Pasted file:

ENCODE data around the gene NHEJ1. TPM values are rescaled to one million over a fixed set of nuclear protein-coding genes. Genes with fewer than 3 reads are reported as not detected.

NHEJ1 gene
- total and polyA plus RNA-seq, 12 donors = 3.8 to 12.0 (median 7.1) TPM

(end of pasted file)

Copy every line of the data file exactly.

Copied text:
ENCODE data around the gene NHEJ1. TPM values are rescaled to one million over a fixed set of nuclear protein-coding genes. Genes with fewer than 3 reads are reported as not detected.

NHEJ1 gene
- total and polyA plus RNA-seq, 12 donors = 3.8 to 12.0 (median 7.1) TPM